Anticipated Impacts on Veteran's Healthcare. This pilot study is designed to inform a larger study, which will provide insight into how specific characteristics of the clinical setting may contribute to unintentional provider bias and result in healthcare disparities. This research is designed to guide the development of strategies within and outside the VA to reduce the documented provider contribution to inappropriate variation in care across patient subgroups, including but not limited to non-white patients. Background. Previous research indicates that VA and non-VA clinicians' diagnostic and therapeutic decision- making vary as a result of clinically irrelevant characteristics, such as patient race, and that this variation may contribute to healthcare disparities. However, there is little understanding of the particular features of the healthcare setting under which clinicians are most likely to be inappropriately influenced by these characteristics. Social cognitive research suggests that providers will be more likely to contribute to disparities under high levels of cognitive load--the amount of mental activity imposed on working memory--which may come from competing mental tasks, environmental factors, our own psychological or physiological state (e.g., fatigue), as well as from the demands inherent in the task at hand. This is particularly problematic because there is evidence that providers who work in settings where the majority of racial minorities receive care are likely to experience higher levels of cognitive load. However, the hypothesis that racial bias will be more likely under high levels of cognitive load has not yet been systematically tested. Objectives. The intent of this project is to pilot an innovative experimental study, to be administered to a national sample of VA primary care providers (PCPs) over the internet. The project will be designed to test the hypothesis that patient race will be more likely to inappropriately influence clinical decision-making under high levels of cognitive load. The objectives of this pilot study are to provide specific information about the feasibility of the larger study Including estimated response rate; degree and type of selection bias, effect sizes, and effectiveness of our experimental manipulation of cognitive load, all of which will inform the primary study (to be submitted to VA HSR&D). Methods. A national sample of VA PCPs will be identified from payroll records (the PAID database) and will be invited, by email, to participate in a study of the treatment of chronic noncancer pain (an area in which there is a great deal of evidence of racial disparities in care). We will recruit participants in phases until we achieve a sample of 160 (40 per cell). Participants will log into a secure website and will be randomly assigned to view a clinical vignette of a chronic pain patient that will differ in terms of patient race (white vs. black) under two conditions of cognitive load (low vs. high). Cognitive load will be operationalized by having participants engage in a concurrent computer task. Participants will then be asked to make a series of treatment decisions (the primary dependent measure) and will complete the Mental Effort scale, used as a manipulation check to test whether which we successfully manipulated cognitive load. Participants will complete a series of questions to assess pain-related beliefs and experience (covariates) and will also be asked a series of questions designed to capture any difficulties they may have had completing the study. Participants will receive a $10 gift certificate to the VA Canteen for their participation. The primary analyses will calculate: (1) the response rate; (2) the extent of and sources of selection bias (i.e., whether response to the survey varied by age, gender, site), and 3) the effect sizes of race, cognitive load, and the race X cognitive load interaction. We will use ANCOVA (analysis of covariance) to determine the extent to which scores on Mental Effort scale were highest in the 'high cognitive load' condition and lowest in the 'low cognitive load condition,' controlling for relevant covariates.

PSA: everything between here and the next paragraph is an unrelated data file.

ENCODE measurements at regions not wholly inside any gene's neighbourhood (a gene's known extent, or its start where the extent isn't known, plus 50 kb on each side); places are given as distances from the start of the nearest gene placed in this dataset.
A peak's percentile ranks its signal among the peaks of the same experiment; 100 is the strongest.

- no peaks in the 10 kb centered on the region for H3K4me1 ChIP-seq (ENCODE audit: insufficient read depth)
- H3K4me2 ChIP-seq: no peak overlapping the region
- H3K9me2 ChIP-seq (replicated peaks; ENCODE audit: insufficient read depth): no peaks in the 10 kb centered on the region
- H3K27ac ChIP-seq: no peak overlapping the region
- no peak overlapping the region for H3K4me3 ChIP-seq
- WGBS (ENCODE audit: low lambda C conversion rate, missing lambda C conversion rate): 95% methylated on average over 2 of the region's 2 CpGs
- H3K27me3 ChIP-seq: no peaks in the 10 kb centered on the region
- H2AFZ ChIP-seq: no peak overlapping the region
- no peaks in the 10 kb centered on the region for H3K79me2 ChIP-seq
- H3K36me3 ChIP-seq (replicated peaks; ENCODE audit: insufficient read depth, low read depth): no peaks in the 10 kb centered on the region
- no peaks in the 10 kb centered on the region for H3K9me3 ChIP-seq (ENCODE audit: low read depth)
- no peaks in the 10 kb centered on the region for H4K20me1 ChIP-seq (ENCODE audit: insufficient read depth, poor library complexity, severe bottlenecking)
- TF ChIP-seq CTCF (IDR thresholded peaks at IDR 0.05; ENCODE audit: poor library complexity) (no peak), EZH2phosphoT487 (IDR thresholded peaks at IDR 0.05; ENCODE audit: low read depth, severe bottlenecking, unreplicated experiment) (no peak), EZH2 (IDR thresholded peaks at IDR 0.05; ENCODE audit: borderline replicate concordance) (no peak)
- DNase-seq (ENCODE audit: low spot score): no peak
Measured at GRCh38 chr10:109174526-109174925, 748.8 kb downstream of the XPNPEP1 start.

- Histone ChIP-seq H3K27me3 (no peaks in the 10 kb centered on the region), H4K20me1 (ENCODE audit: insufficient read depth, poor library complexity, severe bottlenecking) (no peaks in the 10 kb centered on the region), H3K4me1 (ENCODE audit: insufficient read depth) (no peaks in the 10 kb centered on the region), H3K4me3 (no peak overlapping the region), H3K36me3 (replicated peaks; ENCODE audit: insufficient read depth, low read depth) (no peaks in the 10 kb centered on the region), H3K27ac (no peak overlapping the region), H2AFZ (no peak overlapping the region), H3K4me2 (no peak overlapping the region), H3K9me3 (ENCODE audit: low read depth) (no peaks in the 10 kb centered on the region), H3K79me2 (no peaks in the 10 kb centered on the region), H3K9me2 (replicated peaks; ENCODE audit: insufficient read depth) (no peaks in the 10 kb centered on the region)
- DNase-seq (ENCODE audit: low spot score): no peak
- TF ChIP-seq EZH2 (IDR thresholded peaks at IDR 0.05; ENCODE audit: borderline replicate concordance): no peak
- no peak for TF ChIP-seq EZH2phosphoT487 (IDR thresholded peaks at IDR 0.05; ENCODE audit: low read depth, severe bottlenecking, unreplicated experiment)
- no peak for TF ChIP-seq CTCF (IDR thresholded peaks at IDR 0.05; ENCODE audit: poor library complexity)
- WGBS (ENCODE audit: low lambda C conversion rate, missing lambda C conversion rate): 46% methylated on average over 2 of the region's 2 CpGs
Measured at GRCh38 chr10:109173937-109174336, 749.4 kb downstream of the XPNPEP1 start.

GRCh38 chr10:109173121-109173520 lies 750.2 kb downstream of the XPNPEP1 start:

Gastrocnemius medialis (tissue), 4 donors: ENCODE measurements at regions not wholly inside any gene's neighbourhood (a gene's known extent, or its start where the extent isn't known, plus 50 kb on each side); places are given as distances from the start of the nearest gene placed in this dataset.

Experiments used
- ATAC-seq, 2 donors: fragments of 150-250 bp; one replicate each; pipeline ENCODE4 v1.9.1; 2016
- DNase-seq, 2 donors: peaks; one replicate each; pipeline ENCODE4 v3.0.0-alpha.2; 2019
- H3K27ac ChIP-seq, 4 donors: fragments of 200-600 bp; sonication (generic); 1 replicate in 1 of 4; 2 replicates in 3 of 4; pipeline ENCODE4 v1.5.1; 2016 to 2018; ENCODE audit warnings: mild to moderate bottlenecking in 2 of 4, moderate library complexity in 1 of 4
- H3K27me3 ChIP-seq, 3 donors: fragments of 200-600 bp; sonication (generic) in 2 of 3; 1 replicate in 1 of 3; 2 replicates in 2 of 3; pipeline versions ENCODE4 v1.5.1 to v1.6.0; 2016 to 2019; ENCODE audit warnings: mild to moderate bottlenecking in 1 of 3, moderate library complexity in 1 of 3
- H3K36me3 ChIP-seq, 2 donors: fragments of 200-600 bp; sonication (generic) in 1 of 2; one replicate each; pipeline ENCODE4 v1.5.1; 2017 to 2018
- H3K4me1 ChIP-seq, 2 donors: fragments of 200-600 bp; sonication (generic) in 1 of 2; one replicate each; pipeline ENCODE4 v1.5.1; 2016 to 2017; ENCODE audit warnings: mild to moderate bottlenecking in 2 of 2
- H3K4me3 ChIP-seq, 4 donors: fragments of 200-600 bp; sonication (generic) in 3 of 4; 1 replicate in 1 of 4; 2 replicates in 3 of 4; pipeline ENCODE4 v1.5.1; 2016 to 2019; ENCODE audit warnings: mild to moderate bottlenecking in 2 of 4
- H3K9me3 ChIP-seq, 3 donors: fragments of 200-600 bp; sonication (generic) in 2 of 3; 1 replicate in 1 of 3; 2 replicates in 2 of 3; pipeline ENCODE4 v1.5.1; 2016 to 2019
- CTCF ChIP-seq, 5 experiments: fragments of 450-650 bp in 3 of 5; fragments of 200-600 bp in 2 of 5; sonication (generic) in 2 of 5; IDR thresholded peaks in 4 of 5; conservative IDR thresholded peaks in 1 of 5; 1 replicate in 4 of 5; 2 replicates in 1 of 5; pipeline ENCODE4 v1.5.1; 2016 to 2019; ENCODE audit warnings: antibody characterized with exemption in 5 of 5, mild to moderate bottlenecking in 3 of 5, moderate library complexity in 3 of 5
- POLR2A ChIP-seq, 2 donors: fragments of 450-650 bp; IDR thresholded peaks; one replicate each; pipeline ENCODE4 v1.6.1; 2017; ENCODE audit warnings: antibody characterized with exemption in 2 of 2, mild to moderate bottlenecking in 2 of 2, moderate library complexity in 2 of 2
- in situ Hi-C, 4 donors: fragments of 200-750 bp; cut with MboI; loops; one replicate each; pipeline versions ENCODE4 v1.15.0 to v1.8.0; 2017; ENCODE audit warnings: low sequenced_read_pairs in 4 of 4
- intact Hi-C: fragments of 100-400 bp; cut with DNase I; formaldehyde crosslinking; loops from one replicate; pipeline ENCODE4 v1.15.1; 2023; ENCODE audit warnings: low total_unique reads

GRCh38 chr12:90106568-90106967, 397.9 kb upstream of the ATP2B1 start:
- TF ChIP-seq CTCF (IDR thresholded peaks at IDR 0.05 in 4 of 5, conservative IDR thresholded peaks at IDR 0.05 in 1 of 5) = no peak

Racial disparities in healthcare remain a serious problem within and outside of VA. Although there is evidence that patients receive poorer care in facilities with a higher percentage of racial minority patients, there is little research on the underlying processes by which characteristics of healthcare settings may contribute to racial disparities in care. This is particularly important since the majority of African Americans in the U.S. currently receive care within a relatively small percentage of facilities. The ultimate anticipated contribution of this line of research is to obtain information about how the clinical setting may contribute to unintentional provider bias (including but not limited to decisions about treatment of chronic noncancer pain), in order to guide the development of strategies to reduce the documented provider contribution to inappropriate variation in care across patient subgroups in VA, including but not limited to non-white patients. Thus, this research will help inform interventions within the VA to eliminate system-level sources of disparities.